Posted September 5, 2012
Bloomberg Government has an analysis this week describing the way surging domestic oil and natural gas production and associated job growth are helping frame the presidential contest. Rob Barnett and Anthony Costello note:
"Now the presidential election will be conducted against a different energy backdrop. Discoveries of shale deposits and the rise of new oil technologies have reshaped the U.S. energy marketplace. Big increases in renewable energy as well as domestic oil and natural gas production -- combined with the declining market share of coal -- change the terms of the old production-versus-conservation debate."
Bloomberg Businessweek has a separate piece fleshing out this energy framework. Jim Snyder reports:
- U.S. natural gas production was at 24.2 trillion cubic feet in 2011 – up from 21.1 tcf in 2008.The resulting affordable natural gas helps individual consumers while also creating “an industrial renaissance” as steelmakers produce materials for the gas plays and chemical companies and others in the manufacturing sector capitalize on lower fuel costs for their operations.
- Oil production is expected to hit 6.2 million barrels per day this year – up from 5 million/per day in 2008. U.S. imports are on track to fall to 42 percent of total consumption, a level not seen two decades, according to the Energy Information Administration.
Blogger Mark Perry connects the U.S. energy bonanza to election-year politics: It’s all about jobs. Perry writes:
"Accompanying the boom in domestic oil and gas production has been a huge boom in 'shovel-ready' jobs for that sector...Over just the last two years, employment in the oil and gas industry for drilling-related jobs has increased by more than 23% to 195,500 jobs in July, which is the highest level for those jobs since early 1988, more than 24 years ago. America’s booming energy sector has been creating an average of 85 new jobs every business day for the last year, and those are just the direct jobs for oil and gas extraction, and doesn’t count all of the indirect jobs created throughout the supply chains for oil and gas."
"…the economic benefits to the U.S. economy from the booming domestic energy production, especially from the surging output of unconventional shale gas and oil, are approaching $1 billion per day. With all of the concerns about the sub-par growth of the overall economy during the last three years of recovery (2.2% average real GDP growth since June 2009), imagine what the growth rate of the economy would be if we didn’t have the booming oil and gas industry that is bringing energy prosperity and shovel-ready jobs to states like North Dakota, Texas and Pennsylvania."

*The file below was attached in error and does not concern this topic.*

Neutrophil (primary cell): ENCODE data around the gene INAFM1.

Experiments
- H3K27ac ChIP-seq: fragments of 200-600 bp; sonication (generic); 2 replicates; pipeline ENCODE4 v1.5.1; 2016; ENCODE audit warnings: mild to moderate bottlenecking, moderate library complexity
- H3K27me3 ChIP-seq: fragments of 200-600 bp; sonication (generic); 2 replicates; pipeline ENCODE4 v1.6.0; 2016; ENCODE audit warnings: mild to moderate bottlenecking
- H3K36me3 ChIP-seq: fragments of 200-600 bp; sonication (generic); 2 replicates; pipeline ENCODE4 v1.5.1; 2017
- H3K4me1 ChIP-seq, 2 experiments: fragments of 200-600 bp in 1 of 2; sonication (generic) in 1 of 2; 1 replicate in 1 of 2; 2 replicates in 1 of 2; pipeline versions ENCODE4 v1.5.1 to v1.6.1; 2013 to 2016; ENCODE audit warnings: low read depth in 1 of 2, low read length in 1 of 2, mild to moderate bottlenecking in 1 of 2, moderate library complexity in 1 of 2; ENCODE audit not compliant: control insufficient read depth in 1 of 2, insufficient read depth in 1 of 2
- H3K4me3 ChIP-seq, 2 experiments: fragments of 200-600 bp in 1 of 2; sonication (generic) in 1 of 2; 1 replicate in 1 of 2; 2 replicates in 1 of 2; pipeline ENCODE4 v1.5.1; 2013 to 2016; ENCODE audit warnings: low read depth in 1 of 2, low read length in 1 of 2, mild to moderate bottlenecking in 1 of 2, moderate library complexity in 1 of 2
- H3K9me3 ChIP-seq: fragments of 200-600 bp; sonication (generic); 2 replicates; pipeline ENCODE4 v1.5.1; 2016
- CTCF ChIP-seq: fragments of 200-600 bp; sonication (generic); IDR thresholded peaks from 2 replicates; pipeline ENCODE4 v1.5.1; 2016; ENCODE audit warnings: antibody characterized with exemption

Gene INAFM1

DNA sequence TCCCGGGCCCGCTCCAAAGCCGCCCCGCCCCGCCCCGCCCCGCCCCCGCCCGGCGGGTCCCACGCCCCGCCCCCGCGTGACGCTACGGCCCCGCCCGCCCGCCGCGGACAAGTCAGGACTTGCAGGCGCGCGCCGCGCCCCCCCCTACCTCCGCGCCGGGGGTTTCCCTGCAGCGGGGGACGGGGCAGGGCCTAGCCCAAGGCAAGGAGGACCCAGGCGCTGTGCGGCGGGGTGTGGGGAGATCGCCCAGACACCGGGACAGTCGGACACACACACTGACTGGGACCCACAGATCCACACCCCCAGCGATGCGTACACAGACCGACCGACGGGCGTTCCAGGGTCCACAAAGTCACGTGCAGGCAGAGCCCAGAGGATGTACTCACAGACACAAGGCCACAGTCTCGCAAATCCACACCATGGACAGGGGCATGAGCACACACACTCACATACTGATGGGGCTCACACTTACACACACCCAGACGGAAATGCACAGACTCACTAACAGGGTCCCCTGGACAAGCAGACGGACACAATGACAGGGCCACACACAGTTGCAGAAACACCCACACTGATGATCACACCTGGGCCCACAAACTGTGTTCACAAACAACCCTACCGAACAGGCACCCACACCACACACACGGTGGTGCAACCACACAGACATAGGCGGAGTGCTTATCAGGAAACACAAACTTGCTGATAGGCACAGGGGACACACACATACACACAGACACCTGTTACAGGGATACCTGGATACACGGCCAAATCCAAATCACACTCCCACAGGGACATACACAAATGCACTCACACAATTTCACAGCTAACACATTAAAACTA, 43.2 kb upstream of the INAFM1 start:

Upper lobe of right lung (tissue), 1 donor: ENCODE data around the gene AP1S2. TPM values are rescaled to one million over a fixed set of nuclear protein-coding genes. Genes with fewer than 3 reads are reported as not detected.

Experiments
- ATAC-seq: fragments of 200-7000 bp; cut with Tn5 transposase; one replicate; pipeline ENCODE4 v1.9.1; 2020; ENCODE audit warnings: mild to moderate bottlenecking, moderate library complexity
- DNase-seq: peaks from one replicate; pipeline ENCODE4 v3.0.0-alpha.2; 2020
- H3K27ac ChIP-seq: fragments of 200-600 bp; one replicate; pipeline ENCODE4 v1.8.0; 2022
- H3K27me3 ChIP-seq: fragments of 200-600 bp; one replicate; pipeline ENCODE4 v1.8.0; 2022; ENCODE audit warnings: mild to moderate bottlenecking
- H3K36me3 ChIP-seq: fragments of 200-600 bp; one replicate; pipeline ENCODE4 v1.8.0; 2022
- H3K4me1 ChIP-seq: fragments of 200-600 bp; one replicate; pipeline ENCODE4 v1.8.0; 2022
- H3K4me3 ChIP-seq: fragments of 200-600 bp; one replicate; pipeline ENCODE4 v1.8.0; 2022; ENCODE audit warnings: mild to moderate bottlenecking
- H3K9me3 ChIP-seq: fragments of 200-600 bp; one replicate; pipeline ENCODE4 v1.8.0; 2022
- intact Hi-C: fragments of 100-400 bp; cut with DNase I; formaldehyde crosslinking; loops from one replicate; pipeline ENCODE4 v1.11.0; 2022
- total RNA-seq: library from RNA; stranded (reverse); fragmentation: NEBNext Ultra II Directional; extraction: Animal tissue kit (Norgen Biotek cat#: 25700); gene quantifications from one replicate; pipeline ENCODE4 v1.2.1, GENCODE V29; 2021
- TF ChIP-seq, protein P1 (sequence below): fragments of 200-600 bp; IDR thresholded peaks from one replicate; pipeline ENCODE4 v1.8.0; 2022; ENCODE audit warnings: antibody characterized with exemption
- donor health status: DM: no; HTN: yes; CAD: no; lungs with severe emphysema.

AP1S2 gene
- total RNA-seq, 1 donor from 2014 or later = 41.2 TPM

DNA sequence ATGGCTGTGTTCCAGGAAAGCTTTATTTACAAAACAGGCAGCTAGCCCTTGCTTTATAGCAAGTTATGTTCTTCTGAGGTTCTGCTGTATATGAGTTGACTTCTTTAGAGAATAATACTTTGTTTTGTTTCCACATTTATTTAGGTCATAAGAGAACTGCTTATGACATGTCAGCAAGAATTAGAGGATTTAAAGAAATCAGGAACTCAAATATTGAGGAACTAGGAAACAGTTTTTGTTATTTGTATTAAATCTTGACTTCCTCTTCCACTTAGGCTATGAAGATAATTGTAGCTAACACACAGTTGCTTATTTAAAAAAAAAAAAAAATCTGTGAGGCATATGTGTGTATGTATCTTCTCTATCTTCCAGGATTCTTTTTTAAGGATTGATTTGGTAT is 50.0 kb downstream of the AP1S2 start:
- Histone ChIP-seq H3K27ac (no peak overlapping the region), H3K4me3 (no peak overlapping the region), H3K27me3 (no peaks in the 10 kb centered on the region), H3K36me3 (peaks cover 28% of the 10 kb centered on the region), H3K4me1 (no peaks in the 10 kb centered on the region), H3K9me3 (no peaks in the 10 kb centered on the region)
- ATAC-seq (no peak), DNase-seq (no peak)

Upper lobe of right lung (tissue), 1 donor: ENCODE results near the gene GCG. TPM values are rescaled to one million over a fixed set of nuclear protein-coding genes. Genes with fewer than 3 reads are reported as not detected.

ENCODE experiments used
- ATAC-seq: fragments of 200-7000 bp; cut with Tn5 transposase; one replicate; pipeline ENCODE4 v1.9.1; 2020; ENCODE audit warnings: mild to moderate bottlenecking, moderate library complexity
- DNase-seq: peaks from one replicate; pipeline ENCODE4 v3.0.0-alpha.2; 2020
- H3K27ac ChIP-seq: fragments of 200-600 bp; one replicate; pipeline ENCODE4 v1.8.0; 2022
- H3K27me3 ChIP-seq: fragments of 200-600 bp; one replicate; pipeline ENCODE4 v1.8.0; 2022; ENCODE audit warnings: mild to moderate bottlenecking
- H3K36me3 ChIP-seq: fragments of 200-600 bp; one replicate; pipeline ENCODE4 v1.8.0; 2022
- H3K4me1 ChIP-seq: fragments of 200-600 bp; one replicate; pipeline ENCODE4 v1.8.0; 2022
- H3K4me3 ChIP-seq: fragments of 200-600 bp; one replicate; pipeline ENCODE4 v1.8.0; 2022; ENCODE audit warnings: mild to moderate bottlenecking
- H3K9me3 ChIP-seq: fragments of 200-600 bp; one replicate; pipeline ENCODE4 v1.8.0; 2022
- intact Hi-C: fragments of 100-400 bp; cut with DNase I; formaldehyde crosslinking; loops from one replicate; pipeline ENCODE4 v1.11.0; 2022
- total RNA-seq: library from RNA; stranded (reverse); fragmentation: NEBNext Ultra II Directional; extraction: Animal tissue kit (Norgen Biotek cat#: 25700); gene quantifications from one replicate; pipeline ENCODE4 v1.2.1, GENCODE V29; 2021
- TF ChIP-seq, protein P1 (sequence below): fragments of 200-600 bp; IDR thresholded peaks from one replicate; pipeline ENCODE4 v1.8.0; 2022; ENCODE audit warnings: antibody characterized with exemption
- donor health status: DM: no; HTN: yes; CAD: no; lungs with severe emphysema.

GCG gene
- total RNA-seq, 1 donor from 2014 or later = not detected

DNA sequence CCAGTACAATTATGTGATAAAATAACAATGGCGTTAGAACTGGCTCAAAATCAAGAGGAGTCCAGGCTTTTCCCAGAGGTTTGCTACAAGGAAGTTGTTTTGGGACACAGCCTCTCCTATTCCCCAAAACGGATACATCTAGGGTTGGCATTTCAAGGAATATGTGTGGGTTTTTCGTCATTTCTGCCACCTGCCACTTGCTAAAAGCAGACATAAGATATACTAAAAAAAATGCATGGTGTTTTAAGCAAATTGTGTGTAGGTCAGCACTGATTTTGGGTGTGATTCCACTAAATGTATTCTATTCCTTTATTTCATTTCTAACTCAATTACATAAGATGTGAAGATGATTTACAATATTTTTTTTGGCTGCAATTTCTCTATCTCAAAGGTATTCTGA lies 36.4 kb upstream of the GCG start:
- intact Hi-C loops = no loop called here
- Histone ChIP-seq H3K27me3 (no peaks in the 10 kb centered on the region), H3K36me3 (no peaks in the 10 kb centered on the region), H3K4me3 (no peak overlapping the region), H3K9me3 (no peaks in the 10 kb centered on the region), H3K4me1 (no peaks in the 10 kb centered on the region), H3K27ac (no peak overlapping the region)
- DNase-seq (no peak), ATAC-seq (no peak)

Perry charts job growth from the oil and natural gas industry:
Bottom line: There’s an energy/jobs bandwagon that’s capturing candidates’ attention, which is understandable. American voters recognize it as well. A recent Harris Interactive survey of registered voters showed 7 in 10 favor increased access to domestic oil and natural gas resources – 9 in 10 believing increased access could mean more U.S. jobs. Increased access includes sensible development of resources off both coasts and on public lands, such as the National Petroleum Reserve-Alaska, and construction of the Keystone XL pipeline, to bring crude oil from neighbor and ally Canada.
Who is helped by the energy boom, politically speaking? Easy: Those who back real policies and plans that support domestic oil and natural gas development. Both candidates have talked a lot about energy, including the president’s regular promotion of an all-of-the-above approach. But increased oil and natural gas production has largely occurred on private or state lands – despite administration policies, not because of them. Still, energy-related growth might help the president in producing states like Pennsylvania and Ohio. Back to the Businessweek piece:
Today, the energy industry is one of the main engines of job growth and the U.S. is the closest it has been in almost 20 years to meeting its own needs. Yet the transformation – driven by a surge in oil and natural gas production – isn’t primarily green and has little connection to the president’s plans. 'We’re moving to energy independence by accident,” said Philip Verleger, who directed the U.S. Treasury office of energy policy under President Jimmy Carter and is now an industry consultant.' Energy policy had nothing to do with it.'…Representative Bill Johnson, an Ohio Republican whose district is home to many of the new wells being drilled, said Obama doesn’t deserve praise for the energy boom. 'You go to a football game, you don’t get credit for throwing a touchdown pass,' Johnson said. 'The quarterback does.'"
That’s why this year’s Vote4Energy campaign is key, supplying facts upon which Americans can decide and energy-based vote this fall.
ABOUT THE AUTHOR
Mark Green joined API after a career in newspaper journalism, including 16 years as national editorial writer for The Oklahoman in the paper’s Washington bureau. Mark also was a reporter, copy editor and sports editor. He earned his journalism degree from the University of Oklahoma and master’s in journalism and public affairs from American University. He and his wife Pamela live in Occoquan, Va., where they enjoy their four grandchildren.